Design thinking is now explicitly taught in general as well as professional education, across all sectors of education. New courses in design thinking have been introduced at the university level across the world such as d.school, Stanford, MIT, Harvard, etc. especially when linked with business and innovation studies. 

In the K-12 education sector, design thinking is used to enhance learning and induce creative thinking, teamwork, and student responsibility for learning. Design thinking can now also be seen in International Baccalaureate schools across the world, and in Maker Education organizations.

3. Computer Science

Design thinking has been central to the dominant methods of designing human-computer interfaces i. e user-centered design and human-centered design. Design thinking is also at the core of recent conceptions of software development in general.

Examples of Design Thinking Success

Product and service design is the most obvious context to benefit from design thinking. Apart from this, the design thinking framework can be used to tackle various kinds of challenges beyond the realm of design.

Design thinking is now increasingly being integrated into business as a way to boost innovation and teamwork. IBM developed their Enterprise Design Thinking framework with the aim to “help multidisciplinary teams align around the real needs of their users,”. They claimed that businesses that use the framework are twice as quick to get their products to market, 75% more efficient in terms of teamwork, and enjoy a 300% return on investment.

Insurance firm MassMutual used a design thinking approach to resolve the challenge of getting young adults to purchase life insurance. In collaboration with IDEO, they conducted extensive user research over the course of two years. Based on the learnings and outcome, they then embarked on a further two years of prototyping and testing. The end result was the Society of Grownups, a suite of digital tools that help to educate young people to make smart financial choices.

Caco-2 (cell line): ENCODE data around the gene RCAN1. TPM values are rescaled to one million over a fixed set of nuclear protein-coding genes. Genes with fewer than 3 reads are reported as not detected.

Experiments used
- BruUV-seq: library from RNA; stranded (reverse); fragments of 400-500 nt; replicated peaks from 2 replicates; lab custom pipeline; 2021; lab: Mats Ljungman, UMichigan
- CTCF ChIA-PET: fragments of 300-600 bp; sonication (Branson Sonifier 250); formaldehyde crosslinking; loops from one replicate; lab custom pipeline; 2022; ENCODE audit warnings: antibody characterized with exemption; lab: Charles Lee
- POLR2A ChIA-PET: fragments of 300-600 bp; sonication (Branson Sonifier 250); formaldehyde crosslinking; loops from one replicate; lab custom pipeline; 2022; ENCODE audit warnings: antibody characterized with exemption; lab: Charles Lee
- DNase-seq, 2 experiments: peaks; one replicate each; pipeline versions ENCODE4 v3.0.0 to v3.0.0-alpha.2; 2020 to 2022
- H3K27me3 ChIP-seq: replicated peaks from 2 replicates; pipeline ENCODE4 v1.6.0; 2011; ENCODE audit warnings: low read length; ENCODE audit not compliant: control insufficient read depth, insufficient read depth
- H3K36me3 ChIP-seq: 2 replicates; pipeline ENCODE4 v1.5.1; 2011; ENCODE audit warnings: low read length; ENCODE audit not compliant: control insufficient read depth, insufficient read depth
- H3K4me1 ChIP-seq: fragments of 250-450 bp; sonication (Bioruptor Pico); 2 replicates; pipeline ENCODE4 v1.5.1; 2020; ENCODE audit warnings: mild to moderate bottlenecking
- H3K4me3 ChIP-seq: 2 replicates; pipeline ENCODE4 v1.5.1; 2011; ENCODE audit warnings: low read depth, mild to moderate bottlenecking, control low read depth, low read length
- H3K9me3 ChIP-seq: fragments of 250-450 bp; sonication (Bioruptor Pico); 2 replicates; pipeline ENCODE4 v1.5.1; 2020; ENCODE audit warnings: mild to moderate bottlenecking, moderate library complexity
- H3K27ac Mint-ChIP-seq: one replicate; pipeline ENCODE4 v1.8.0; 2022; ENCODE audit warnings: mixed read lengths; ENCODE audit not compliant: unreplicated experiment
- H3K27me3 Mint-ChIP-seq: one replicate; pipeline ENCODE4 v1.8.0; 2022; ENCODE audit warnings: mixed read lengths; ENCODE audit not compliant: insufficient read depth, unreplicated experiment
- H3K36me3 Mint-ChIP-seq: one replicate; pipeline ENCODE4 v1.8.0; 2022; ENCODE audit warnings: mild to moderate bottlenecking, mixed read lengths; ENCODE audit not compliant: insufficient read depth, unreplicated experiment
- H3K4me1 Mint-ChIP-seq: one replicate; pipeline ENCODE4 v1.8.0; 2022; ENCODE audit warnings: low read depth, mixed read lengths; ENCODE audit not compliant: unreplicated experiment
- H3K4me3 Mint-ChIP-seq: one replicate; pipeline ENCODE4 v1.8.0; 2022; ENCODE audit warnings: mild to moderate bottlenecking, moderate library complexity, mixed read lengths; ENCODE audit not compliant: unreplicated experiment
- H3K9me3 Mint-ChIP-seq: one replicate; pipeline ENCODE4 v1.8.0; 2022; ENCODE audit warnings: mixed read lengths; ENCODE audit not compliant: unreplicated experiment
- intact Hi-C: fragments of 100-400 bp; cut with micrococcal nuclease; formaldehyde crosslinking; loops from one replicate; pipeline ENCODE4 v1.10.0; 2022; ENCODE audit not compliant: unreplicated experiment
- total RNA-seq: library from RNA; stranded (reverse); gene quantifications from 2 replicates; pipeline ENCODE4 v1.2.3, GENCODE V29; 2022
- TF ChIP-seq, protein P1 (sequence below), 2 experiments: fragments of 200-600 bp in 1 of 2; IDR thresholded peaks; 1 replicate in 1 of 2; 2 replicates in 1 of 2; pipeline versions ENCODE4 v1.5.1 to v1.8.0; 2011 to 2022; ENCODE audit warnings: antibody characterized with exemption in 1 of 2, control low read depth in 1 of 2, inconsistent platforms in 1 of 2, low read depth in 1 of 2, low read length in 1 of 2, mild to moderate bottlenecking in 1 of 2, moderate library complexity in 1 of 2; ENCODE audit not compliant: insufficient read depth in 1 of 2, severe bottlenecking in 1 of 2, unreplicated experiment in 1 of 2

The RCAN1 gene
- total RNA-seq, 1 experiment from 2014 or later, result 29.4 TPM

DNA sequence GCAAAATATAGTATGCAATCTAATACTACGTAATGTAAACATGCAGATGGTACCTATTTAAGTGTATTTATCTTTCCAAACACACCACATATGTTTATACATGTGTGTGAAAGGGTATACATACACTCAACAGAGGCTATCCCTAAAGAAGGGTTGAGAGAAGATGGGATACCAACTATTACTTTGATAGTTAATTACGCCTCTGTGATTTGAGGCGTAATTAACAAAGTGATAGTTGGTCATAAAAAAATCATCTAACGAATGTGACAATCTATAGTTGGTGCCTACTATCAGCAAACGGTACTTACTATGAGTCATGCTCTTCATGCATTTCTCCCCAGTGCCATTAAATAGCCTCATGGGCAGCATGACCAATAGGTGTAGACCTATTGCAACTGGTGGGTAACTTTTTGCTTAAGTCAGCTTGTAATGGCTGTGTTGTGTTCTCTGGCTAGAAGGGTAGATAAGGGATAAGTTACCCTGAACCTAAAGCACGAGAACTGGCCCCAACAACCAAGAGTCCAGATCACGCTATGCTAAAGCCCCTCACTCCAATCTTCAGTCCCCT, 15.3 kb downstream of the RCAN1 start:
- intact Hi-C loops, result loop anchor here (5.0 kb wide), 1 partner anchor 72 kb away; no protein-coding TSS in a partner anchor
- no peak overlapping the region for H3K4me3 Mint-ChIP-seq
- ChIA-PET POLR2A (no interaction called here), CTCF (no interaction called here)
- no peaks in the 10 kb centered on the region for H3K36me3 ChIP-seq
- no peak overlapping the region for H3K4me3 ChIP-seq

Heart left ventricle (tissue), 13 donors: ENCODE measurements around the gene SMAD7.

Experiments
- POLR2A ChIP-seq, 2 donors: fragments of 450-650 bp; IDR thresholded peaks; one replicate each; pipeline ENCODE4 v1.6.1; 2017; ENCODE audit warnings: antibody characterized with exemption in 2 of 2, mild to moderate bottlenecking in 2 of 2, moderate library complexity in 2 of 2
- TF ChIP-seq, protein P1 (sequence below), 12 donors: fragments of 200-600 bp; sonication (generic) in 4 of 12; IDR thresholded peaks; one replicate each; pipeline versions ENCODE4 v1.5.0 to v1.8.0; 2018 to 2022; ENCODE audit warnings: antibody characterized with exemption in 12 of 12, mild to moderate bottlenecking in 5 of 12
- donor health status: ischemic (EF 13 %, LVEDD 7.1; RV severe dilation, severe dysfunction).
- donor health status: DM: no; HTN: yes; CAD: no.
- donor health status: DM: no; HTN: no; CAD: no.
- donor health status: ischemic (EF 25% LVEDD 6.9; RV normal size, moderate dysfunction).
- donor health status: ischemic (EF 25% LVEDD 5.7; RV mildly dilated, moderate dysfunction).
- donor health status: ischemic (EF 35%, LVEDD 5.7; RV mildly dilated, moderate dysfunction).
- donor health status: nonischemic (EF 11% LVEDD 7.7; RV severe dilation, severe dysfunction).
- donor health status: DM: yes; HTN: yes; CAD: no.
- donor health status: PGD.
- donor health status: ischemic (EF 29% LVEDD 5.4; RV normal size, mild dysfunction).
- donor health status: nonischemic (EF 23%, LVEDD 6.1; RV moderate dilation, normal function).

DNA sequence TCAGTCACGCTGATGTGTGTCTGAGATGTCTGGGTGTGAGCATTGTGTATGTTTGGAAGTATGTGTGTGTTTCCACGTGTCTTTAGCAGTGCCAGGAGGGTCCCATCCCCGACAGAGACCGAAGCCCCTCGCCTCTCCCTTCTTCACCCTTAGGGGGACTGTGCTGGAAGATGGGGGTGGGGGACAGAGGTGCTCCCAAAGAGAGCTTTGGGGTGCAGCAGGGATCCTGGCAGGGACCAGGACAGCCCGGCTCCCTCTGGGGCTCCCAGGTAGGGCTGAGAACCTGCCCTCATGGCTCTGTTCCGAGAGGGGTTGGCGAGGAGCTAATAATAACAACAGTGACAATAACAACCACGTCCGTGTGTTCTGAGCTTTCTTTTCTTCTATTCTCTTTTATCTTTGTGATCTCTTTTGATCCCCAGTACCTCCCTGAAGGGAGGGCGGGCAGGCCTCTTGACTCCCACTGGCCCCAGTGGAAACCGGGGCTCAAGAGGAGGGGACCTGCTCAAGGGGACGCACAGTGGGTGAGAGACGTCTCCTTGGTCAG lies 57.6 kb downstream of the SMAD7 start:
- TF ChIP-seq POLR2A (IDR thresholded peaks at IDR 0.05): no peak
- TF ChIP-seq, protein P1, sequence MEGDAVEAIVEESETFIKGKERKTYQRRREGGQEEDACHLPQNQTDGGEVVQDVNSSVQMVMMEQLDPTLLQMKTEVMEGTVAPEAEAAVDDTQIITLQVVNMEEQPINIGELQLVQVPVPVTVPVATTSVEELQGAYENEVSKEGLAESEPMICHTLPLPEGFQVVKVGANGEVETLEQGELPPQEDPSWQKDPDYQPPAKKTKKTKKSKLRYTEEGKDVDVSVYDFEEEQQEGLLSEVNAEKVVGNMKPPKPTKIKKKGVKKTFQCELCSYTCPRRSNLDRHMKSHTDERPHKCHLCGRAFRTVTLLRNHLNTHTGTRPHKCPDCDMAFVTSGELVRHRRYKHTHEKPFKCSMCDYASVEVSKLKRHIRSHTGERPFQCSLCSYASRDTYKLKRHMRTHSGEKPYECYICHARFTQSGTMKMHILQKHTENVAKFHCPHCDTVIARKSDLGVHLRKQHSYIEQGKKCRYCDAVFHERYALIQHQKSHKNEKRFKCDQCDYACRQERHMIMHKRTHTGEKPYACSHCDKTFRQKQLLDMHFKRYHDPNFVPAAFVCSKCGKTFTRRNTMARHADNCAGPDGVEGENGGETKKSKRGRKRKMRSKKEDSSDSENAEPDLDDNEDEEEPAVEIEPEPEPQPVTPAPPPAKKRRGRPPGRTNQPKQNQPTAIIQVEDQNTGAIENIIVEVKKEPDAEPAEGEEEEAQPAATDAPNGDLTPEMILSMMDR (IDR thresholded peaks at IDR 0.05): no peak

Design Thinking is usually referred to as ‘outside the box thinking’, as designers are attempting to develop new ways of thinking that do not abide by the dominant or more common problem-solving methods. At the heart of Design Thinking is the intention to improve products by analyzing how users interact with them and determining the conditions in which they operate. Design Thinking offers us a way to dig a bit deeper to uncover ways of improving user experiences.

I hope you have enjoyed reading this blog on What is Design Thinking. If you have any queries related to this blog then you can write them in the comments box below. We will try to resolve them as early as possible. Thank you and happy learning 

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Last updated: 03 Apr 2023
About Author

Anjaneyulu Naini is working as a Content contributor for Mindmajix. He has a great understanding of today’s technology and statistical analysis environment, which includes key aspects such as analysis of variance and software,. He is well aware of various technologies such as Python, Artificial Intelligence, Oracle, Business Intelligence, Altrex, etc. Connect with him on LinkedIn and Twitter.